Wear silly clothes. Play pranks. Feast, play cards and games, and maybe even drink a little. While this may sound like any college student's idea of a perfect evening, it's actually the traditional way to celebrate the Jewish festival of ...
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Total time: 25 minutes | Makes 30 pieces
Note: Shira Levy of Florida makes these nut balls for mishloach manot every Purim and often throughout the year. To vary the recipe, you can add dried cranberries, a few drops of vanilla or rum extract, a tablespoon or more of carob or cocoa powder, or pecans, cashews, sunflower seeds, pumpkin seeds or sesame seeds to the mixture and then grind till uniform. Use silicon decorative mini-ice-cube trays to create attractive shapes: Press the mixture into the trays, and put them in the freezer for at least an hour or two. They pop out easily once they are frozen. Levy shares other recipes and tips at her blog, silver-gal.blogspot.com.
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Shira Levy's no-bake nut balls
By Phyllis Glazer |
Wear silly clothes. Play pranks. Feast, play cards and games, and maybe even drink a little. While this may sound like any college student's idea of a perfect evening, it's actually the traditional way to celebrate the Jewish festival of Purim, beginning this year on Saturday evening.
One of the most important and beautiful customs of Purim is giving the gift of food -- mishloach manot ( shalach manos in Yiddish). At Purim time, giving is a mitzvah, or good deed, and giving to the poor, the elderly and the less fortunate is considered especially virtuous.
Throughout the centuries, children of the family were enlisted to help both in the creation of the edible gifts and their delivery among relatives and neighbors. Carefully arranged on a plate covered with a white cloth, they traditionally contained at least two different kinds of ready-to-eat food, each of which requires a different blessing.
Today, the concept of mishloach manot has expanded to include a variety of creative ideas -- different cookies and sweets, a mix of savory and sweet items, fresh fruit and even groggers (Purim noisemakers) and playing cards, some packed in environmentally friendly materials such as recycled baskets, boxes and tins.
The happiest day of the Jewish calendar year, Purim commemorates the victory of Queen Esther and her faithful cousin Mordecai against the evil machinations of the king's prime minister Haman, who set out to annihilate the Jews of Persia somewhere between 534 and 420 BC. As the story goes, after being snubbed by his disobedient wife, Vashti, Persian King Ahasherus decided to replace her with the most beautiful woman in his kingdom. He held a beauty pageant at court and chose a stunning beauty named Esther, who, unbeknown to him, happened to be Jewish.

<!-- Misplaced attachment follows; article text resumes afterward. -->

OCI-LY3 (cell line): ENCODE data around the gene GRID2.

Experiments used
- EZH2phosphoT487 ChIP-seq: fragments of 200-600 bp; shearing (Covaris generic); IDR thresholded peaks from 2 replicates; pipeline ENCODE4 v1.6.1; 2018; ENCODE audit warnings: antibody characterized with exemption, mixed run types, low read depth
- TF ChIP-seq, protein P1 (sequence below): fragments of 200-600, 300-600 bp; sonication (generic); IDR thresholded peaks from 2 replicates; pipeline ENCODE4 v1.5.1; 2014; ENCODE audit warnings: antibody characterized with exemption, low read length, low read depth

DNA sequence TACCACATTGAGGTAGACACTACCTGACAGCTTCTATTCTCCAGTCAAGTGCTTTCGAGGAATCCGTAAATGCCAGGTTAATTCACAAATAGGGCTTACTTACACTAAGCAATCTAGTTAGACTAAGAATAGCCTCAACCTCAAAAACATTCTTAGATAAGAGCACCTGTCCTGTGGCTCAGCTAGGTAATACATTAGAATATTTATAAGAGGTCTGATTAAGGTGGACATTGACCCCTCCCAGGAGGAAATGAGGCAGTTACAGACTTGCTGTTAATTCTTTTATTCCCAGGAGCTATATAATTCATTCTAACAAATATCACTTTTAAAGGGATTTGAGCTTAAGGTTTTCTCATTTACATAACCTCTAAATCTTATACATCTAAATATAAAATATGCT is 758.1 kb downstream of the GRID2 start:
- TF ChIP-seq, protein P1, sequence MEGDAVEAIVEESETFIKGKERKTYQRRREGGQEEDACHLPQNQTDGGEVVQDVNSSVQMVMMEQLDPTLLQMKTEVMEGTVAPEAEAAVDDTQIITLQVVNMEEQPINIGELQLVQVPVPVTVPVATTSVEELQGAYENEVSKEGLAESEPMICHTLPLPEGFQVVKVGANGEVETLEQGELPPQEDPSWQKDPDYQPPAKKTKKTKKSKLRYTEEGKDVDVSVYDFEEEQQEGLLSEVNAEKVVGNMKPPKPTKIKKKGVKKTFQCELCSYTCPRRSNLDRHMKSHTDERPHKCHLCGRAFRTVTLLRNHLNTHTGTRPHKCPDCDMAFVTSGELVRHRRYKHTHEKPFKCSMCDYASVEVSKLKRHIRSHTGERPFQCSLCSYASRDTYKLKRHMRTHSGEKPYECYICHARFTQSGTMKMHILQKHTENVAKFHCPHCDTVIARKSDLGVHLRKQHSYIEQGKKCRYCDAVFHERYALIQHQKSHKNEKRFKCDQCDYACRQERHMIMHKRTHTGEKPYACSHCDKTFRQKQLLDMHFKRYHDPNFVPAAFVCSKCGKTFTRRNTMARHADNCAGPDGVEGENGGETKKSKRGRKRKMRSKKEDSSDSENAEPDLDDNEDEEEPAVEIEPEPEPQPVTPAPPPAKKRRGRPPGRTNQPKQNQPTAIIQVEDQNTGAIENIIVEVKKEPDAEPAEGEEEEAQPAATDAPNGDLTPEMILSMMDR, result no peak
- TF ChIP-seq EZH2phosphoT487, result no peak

In the meantime, there was trouble in Shushan city: Haman, a descendant of the tribe of Amalek, ancient enemies of the Jews, convinced the king to issue an edict that ordered the destruction of all Jews in the land. He issued that lots (" purim") be drawn to pick the date. Time was running short. Mordecai pleaded with Esther to save the Jewish people by talking to the king. Risking her own life, Esther appeared before the king without being officially summoned by him. She revealed her Jewish identity and told him Haman's plans. Outraged, the king hung Haman and his sons, and the Jews were saved.
"Put down our story in writing for generations to come," entreated Mordecai and Esther in a letter to the rabbis of their era, according to the Talmud. And today, centuries later, the holiday is still commemorated by chanting the Scroll of Esther in synagogue, a carnival of costume parties and carousing -- there's even a Talmudic injunction to drink so much that you don't know the difference between "Blessed be Mordecai" and "Cursed be Haman."
The ready-to-eat holiday
Purim is a holiday of sweetness and joy, a time when Jews reflect on the power of an individual and the victory of the Jewish nation in the face of destruction. One of the exciting elements of Purim is the giving of gifts of food to friends and family. Jews are commanded to give at least two foods to at least one person, and they must be ready-to-eat food items. Mordecai, one of the Purim heroes, instituted the practice of mishloach manot.